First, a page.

"Yawn."Coming from the managing editor, that explains why Massively did not cover the Battle of B-R5RB until CCP announced the Titanomachy monument. At that point Massively needed to explain why CCP was putting a monument into the game. When Massively did not immediately publish an article about the battle, I assumed that they were waiting until it had all the facts before publishing. That's why I did not jump on Massively's coverage (or lack thereof) like Corelin did. But when the managing editor of Massively comes out and basically says that he thinks EVE's big battles are uninteresting, I guess my idea of Massively's thought process was mistaken.
The last paragraph is interesting.
"You rarely, if ever hear about a player building something; it's all destruction, espionage, metagaming, and people finding newer and more novel ways to backstab one another. That's great if you're into that sort of thing, but not every sandbox fan is, and therefore it's folly for SOE or anyone else to pattern their future sandbox development exclusively after EVE. Player freedom is necessary, sure, and that's the part that CCP gets right. But unchecked player freedom leads to anarchy and ultimately the same sort of repetition, boredom, and burnout that themeparks have perfected over the past decade."I'll go back to that old press standby, "If it bleeds, it leads." People like to see things blow up or see spy vs. spy lived out, even if only in a virtual world. So even though so far in February players have changed the face of their virtual world forever by building a Minmatar station in the 07-SLO system of Wicked Creek and another one in the FGJP-J system of Etherium Reach, those events are not even newsworthy in the specialized EVE Online press. The construction of a new segment of a jump bridge network (similar to players building and controlling WoW's flight paths) that would lead to hundreds of billions of ISK in commerce likewise would receive little mention in the EVE Online press. Let's face facts. Building in EVE is no longer newsworthy. It's just expected.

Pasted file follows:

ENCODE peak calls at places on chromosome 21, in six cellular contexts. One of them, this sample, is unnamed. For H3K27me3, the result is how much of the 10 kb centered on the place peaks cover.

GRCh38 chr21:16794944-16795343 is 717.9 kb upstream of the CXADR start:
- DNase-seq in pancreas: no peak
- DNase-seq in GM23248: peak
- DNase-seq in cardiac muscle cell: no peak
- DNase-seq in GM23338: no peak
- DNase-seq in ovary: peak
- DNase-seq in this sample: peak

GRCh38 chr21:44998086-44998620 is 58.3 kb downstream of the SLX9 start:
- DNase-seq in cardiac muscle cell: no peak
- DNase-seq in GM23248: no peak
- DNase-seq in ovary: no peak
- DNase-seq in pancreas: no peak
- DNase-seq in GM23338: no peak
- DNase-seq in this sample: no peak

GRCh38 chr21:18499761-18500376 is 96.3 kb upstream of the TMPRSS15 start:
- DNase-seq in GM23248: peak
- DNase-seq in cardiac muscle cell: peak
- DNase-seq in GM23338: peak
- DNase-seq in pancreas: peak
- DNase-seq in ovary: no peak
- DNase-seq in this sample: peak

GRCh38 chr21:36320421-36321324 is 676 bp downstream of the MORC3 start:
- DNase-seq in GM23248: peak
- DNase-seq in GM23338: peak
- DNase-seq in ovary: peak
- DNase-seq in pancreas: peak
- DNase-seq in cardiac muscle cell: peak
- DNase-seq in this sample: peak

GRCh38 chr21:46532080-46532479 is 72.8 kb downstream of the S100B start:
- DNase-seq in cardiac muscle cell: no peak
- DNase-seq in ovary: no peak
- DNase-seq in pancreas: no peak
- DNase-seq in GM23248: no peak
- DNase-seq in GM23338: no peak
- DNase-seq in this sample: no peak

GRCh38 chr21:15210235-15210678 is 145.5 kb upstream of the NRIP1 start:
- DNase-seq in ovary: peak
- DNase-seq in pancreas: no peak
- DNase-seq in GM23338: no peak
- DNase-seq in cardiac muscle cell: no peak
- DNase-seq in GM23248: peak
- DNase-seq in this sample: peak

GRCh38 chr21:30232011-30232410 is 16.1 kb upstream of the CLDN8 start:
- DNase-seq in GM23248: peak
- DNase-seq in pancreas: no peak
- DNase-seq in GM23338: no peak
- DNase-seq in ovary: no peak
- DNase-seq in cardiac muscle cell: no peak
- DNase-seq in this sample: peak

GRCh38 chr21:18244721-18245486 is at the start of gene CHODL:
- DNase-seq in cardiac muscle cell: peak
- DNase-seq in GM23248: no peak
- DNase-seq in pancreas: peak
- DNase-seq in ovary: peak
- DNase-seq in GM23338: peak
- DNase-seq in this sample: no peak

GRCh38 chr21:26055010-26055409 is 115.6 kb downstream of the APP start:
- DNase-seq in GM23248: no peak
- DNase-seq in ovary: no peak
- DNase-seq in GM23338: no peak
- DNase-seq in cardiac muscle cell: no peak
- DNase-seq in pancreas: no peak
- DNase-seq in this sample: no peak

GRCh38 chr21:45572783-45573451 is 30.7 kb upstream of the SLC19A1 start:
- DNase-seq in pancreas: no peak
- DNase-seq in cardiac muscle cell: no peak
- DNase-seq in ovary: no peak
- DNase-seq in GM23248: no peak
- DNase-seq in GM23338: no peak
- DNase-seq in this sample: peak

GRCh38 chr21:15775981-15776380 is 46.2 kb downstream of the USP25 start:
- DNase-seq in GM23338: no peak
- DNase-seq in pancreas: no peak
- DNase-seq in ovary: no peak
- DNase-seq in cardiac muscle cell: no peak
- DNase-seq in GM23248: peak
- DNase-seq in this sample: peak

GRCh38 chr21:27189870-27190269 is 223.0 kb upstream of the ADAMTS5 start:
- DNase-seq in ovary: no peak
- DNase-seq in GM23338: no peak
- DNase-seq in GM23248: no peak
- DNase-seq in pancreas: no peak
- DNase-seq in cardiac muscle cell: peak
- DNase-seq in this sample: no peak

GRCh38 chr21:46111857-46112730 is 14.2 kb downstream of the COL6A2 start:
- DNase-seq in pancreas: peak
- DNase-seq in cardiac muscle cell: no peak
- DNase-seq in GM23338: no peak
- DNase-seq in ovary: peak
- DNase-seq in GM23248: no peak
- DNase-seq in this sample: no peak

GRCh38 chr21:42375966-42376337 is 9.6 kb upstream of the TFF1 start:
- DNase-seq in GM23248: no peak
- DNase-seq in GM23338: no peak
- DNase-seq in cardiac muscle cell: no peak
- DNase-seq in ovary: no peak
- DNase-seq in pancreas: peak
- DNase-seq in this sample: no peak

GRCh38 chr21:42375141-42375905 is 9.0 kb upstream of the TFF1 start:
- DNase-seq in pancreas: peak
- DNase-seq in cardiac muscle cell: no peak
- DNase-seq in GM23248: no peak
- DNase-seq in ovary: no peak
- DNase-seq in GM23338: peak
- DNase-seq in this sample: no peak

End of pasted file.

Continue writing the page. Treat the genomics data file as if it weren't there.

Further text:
I should also add that metagaming is not just confined to sandbox games. As the popularity of EVE news shows, many people are fascinated with the metagame. I was reminded of this bit told by Massively columnist Karen Bryan on the now defunct Shut Up, We're Talking podcast back in 2009: